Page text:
The index will contain a limited and basic record for all children in England up to the age of 18 including basic identifying information—name, address, gender, date of birth, and a unique identifying number based on the existing child reference number/national insurance number; contact details for the child’s parent or carer; contact details for services involved with the child; a means for practitioners to indicate that they have information to share, have taken action, or have undertaken a Common Assessment Framework in relation to the child; and other information, included solely for the purposes of identifying and managing the quality of data in the index, for example the date of the last update to the record.

Section 12 and the supporting regulations specifically prohibit the inclusion of any case information on the index.

To help support the transition to adult services, there is provision for records of young people who receive additional services—for example care leavers and those with learning disabilities—to remain on the index, with their consent, up to the age of 25.

A recent public consultation, which concluded on 14 December 2006, sought views on a number of additional data items for inclusion on the index including the addition of name and contact details of the child’s health visitor, school nurse and named midwife and, where appropriate, the date of death. Inclusion of the date of death will help to ensure that practitioners who had been working with the child become aware that the child has died and, where approaching the family is necessary, can do so sensitively. It will also enable a timely closure of the record.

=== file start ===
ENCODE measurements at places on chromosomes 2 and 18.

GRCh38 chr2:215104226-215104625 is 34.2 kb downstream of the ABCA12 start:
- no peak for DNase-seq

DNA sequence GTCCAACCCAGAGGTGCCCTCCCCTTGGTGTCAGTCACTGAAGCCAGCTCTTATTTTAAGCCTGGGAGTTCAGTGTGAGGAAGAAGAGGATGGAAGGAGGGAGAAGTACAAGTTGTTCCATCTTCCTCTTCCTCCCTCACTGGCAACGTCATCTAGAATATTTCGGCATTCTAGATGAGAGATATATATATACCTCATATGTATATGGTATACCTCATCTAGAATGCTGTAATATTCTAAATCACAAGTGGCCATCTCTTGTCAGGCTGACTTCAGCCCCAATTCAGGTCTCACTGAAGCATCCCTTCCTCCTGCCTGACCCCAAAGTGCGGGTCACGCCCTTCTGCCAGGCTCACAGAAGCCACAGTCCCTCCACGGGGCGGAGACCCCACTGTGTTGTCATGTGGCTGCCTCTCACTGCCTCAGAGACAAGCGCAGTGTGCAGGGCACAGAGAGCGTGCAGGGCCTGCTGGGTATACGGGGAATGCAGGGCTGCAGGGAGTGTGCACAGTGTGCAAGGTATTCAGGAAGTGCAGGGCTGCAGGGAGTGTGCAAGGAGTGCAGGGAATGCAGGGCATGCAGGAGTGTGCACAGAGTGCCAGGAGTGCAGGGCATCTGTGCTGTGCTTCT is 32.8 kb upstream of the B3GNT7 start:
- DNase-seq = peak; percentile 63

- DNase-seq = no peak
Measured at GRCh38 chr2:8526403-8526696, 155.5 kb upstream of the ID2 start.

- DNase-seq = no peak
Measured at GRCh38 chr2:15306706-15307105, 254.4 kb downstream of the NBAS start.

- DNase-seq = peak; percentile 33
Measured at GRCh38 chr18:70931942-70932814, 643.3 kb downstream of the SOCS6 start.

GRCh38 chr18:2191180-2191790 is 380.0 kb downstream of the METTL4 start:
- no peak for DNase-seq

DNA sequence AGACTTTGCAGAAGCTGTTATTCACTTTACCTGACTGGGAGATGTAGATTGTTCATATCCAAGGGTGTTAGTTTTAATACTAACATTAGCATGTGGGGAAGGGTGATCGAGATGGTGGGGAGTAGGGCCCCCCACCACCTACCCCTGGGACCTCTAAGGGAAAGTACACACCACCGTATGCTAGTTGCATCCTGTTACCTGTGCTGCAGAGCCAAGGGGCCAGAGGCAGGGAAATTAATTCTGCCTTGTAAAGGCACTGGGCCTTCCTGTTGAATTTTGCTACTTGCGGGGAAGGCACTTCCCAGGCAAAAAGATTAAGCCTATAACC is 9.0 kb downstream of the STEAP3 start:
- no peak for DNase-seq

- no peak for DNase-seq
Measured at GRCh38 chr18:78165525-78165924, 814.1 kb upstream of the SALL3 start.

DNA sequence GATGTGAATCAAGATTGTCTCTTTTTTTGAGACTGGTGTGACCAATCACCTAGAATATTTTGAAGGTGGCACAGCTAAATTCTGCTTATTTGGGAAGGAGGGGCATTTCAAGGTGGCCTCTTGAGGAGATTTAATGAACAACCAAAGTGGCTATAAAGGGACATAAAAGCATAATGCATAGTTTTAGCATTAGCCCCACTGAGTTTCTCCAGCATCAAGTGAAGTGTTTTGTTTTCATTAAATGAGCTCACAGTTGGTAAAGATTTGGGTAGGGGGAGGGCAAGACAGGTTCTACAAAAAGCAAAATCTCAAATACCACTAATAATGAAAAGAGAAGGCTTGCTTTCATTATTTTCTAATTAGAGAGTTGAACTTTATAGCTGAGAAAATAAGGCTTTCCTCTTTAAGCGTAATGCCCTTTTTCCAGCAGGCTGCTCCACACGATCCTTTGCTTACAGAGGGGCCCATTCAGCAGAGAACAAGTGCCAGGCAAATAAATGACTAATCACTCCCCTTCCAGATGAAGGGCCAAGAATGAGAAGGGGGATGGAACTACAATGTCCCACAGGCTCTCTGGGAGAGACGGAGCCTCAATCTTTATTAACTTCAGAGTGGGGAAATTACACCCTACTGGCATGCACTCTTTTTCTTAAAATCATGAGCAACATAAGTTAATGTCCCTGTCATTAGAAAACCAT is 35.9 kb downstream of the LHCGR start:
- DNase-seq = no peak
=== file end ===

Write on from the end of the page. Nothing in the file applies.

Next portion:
The index will be populated from existing national and local data sources. Data sources are yet to be confirmed but officials are in discussions with a number of national organisations. Draft regulations set out those organisations and bodies whom we expect to be required and those whom we expect to be permitted to supply information to the index. Wherever it is possible, securing data from existing practitioner systems will avoid the need for double data entry on the part of practitioners. Where direct data feeds are not possible, practitioners may be required to enter the information directly into the index via a web browser or indirectly via an authorised index user.

We see now the need to introduce penalties relating specifically to the index. There are already measures in criminal law which impose penalties for theft or misuse of data or unauthorised access to computer records. Mandatory training for all users and operators of the index will stipulate that section 55 of the Data Protection Act 1998 makes it an offence to unlawfully obtain or disclose personal data without the consent of the data controller. The DCA are considering increasing the penalty for those who misuse personal data from a fine to imprisonment for up to two years. The Computer Misuse Act 1990 provides that unauthorised access, or attempted unauthorised access, to a program or data held on a computer may be punishable by imprisonment.